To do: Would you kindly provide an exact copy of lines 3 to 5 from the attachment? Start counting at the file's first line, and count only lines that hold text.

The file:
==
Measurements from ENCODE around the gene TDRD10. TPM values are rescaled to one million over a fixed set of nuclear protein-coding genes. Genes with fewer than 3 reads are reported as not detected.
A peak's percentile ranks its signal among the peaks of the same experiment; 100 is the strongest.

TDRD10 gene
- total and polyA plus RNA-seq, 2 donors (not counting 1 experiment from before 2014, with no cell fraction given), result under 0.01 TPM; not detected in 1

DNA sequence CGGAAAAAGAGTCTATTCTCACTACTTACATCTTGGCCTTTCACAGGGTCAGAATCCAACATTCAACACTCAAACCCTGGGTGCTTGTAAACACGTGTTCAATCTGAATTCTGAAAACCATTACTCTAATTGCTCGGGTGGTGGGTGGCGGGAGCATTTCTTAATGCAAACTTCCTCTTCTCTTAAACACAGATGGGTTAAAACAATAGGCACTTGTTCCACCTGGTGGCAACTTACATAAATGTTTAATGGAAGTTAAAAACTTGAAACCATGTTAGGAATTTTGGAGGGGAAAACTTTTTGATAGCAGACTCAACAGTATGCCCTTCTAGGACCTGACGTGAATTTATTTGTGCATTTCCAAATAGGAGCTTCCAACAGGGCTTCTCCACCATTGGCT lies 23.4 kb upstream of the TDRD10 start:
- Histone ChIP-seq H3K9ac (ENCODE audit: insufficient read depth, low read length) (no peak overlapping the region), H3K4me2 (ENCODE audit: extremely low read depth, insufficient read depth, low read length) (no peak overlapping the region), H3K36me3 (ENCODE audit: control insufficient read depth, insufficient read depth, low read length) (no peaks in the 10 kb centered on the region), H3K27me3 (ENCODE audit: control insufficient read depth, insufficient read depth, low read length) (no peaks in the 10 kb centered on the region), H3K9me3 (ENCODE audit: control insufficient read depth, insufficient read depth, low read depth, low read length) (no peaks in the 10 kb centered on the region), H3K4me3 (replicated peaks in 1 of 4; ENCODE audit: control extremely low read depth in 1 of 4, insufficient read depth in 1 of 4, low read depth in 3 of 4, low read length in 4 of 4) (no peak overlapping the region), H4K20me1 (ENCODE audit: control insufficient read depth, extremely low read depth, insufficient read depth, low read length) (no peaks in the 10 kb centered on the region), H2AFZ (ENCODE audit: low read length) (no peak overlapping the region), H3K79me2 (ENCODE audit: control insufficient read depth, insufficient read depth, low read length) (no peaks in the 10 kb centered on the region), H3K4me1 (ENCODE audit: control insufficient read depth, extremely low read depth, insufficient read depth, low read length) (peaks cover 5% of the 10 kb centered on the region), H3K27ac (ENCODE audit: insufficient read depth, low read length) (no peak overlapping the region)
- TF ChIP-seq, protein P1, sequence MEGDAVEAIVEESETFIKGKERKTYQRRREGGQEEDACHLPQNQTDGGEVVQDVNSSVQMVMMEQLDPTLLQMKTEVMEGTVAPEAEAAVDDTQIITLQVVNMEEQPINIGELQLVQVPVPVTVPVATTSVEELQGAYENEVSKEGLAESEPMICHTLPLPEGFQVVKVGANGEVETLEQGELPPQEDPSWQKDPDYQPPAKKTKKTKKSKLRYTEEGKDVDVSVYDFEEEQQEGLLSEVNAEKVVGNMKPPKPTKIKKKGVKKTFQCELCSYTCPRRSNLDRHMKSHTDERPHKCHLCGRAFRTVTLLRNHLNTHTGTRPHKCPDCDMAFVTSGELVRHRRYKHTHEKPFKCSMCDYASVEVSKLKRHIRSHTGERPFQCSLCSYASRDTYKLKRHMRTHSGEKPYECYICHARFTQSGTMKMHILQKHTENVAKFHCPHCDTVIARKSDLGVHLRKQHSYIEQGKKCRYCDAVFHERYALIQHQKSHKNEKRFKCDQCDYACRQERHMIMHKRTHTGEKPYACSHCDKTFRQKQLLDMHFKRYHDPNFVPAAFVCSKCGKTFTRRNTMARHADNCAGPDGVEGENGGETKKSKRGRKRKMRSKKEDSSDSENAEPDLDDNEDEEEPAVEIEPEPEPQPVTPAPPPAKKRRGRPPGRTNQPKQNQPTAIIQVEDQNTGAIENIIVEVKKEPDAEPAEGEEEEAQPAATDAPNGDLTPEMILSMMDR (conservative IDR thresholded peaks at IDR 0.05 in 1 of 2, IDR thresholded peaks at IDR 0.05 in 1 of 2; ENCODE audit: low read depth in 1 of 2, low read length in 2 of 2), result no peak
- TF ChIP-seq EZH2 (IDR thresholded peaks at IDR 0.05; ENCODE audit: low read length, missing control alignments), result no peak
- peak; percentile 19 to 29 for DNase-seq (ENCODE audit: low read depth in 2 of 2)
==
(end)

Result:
TDRD10 gene
- total and polyA plus RNA-seq, 2 donors (not counting 1 experiment from before 2014, with no cell fraction given), result under 0.01 TPM; not detected in 1

DNA sequence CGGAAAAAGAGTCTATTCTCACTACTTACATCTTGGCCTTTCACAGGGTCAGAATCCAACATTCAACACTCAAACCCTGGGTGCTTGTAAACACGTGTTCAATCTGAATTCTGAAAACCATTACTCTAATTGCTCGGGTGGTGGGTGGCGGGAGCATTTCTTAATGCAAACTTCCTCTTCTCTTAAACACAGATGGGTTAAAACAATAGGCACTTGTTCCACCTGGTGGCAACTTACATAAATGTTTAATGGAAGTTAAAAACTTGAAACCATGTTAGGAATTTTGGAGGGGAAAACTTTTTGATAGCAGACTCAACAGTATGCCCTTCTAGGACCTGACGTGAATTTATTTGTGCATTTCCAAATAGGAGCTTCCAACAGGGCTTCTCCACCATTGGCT lies 23.4 kb upstream of the TDRD10 start: